Jane North-Robinson is moving across country with her mother Ruth, after her father died and left them with no money. With no other option on the horizon, her mother decided to sell their house and go back to her childhood home, a place she hates and had promised never to go back to. North Manor is big, dark, full of broken windows and strange noises, and in the backyard there are huge rosebushes blooming out of season.
Jane is grieving for her father, but she does her best to adjust to her new life. She makes new friends at school, while at the same time becoming the target for the town bully and struggling to cope with her rising anger. Only her father and her books can calm her down, and now he’s gone. Whenever she’s upset, she picks up one of her childhood books and starts eating a page, slowly, feeling her anger fading as the paper settles in her stomach.
But anger is not her only issue. The house is getting to her: the strange noises, like steps on the upper floor; the lights flickering on and off in one of the empty rooms; the roses growing back wild and black after her mother cut down the bushes. She starts blacking out from time to time, and comes back to consciousness to find messages she doesn’t remember ever sending. Her mother feels far away, buried in her new job and evading Jane’s questions about the house and her past. It all seems to point to the “storage room” her mother keeps locked, and when Jane finally finds the courage to open the door, she doesn’t find piles of boxes inside, but instead a little girl’s room left untouched for years.
In this last period I’m finding it hard to focus on reading and writing, and so I’ve been picking up more short fiction than usual. I usually end up really liking it – do we want to talk about the satisfaction of finishing something in one sitting? – but sadly I found both of these reads very underwhelming. I mean, the ideas were there, the settings were interestings, but the stories themselves just fell flat. So this is a double-review post, in which I’ll try to explain the reason why I felt this way.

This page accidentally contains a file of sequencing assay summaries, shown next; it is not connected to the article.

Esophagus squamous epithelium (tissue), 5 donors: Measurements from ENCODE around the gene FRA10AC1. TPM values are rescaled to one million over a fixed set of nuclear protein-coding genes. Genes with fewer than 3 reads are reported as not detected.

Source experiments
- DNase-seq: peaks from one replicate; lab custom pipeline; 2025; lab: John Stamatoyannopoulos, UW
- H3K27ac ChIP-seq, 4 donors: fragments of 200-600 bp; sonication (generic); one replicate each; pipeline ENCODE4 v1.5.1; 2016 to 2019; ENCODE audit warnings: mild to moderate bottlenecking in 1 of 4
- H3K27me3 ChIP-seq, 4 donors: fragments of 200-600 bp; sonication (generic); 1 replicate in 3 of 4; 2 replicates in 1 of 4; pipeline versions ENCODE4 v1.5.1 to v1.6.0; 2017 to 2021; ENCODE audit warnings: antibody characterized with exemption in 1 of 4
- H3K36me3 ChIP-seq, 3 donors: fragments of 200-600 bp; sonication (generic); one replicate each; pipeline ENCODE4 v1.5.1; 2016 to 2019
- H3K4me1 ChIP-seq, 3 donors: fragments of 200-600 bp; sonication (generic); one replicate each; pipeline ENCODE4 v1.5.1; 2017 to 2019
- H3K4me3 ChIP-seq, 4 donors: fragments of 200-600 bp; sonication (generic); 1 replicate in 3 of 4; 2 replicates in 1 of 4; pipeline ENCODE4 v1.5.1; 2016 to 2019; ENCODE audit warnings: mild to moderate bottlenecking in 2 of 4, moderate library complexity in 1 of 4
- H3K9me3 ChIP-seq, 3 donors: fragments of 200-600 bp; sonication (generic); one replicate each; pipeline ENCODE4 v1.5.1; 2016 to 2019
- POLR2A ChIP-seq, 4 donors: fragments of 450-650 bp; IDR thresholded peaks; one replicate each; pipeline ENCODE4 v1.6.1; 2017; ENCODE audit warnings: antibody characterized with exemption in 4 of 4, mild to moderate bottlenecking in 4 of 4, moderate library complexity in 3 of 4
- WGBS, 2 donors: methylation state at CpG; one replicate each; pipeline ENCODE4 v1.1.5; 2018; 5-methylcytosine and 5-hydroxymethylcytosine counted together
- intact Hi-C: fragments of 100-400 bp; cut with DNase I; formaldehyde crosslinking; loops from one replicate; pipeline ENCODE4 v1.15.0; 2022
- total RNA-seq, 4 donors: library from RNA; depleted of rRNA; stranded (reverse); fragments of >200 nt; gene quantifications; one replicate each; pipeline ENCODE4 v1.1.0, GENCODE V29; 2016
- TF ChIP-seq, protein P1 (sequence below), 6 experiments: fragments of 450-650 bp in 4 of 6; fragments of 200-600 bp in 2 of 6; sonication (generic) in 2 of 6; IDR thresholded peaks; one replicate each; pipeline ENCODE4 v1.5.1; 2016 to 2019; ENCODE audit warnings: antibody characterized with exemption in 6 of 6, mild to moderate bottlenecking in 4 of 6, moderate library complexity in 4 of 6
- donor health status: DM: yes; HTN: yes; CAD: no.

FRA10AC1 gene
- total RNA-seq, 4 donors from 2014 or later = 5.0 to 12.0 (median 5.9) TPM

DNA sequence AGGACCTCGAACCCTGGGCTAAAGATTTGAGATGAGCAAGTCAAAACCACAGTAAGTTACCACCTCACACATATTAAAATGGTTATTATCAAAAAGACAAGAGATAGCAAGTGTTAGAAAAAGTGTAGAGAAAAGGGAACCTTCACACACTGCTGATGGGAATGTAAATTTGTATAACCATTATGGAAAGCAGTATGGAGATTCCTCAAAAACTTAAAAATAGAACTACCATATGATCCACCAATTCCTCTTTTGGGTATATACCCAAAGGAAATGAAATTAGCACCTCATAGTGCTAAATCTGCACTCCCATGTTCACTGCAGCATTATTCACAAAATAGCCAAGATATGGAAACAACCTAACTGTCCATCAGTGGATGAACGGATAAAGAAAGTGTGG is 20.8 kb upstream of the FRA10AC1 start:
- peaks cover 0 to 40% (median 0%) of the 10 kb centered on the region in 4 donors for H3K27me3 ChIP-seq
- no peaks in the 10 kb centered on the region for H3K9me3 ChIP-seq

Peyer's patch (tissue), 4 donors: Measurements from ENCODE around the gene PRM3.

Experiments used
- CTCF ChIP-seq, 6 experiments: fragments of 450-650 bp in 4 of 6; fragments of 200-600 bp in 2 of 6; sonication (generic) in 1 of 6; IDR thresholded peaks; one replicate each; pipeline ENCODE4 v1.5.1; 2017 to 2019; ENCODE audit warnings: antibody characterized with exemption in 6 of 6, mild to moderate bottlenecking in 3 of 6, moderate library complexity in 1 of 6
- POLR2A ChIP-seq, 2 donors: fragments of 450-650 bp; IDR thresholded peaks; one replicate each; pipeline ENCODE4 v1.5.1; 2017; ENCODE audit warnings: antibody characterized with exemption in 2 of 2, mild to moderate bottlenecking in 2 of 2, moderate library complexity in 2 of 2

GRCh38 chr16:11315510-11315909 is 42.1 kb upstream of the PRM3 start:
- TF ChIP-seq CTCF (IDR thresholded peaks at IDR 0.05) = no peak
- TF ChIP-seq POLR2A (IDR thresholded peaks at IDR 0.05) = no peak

How to keep a fire burning. How to stitch a fight up until it’s only a scar. That’s the kind of thing you learn with a mother like mine. Mostly, though, you learn how to be loved without proof.
Margot Nielsen doesn’t know anything about her family. She lives with a mother that feels absent, and their relationship is strained at best. There are moments of tenderness, but they are rare and fleeting, and Margot has learned that the wrong word can destroy them in the blink of an eye.
But she wants something more. She wants a past and family to belong to, and when she finds an old picture that points her to a city called Phalene, she knows what to do.
In Phalene, it takes the locals only a look to guess her last name, and that wins her wary looks all around. Her grandmother is well known and not exactly loved, and the corn fields belonging to her look sickly. Despite everything, when she steps in the old family house, Margot feels like she can finally fill the void left by her mother’s secrets. She has no idea of just how many more are waiting for her within those walls.
Fair warning: this book will feel extremely slow for those who are used to action packed, fast reads. That said, if you are like me and it doesn’t bother you at all, then read this book. It’s brilliant.
A Declaration of the Rights of Magicians is a historical fantasy book that recounts the events of the French Revolution, but with magic in the mix. Before we get into too many details, let me paint a picture of the world we are in.
Witchers are magically enhanced humans who fight monsters for money. They are faster and stronger than humans, live longer, possess extraordinary skills and make use of elixirs that could kill a normal person to enhance their abilities; they also feel no emotion, thanks to their special training, and they are feared and hated by most people.
Geralt of Rivia is one of them, maybe the most famous. With his milky white hair, his two swords, and his wolf medallion, he travels looking for jobs to make a living. He will encounter monsters, but also elves and druids, wizards and sorcerers, queens and bards and druids.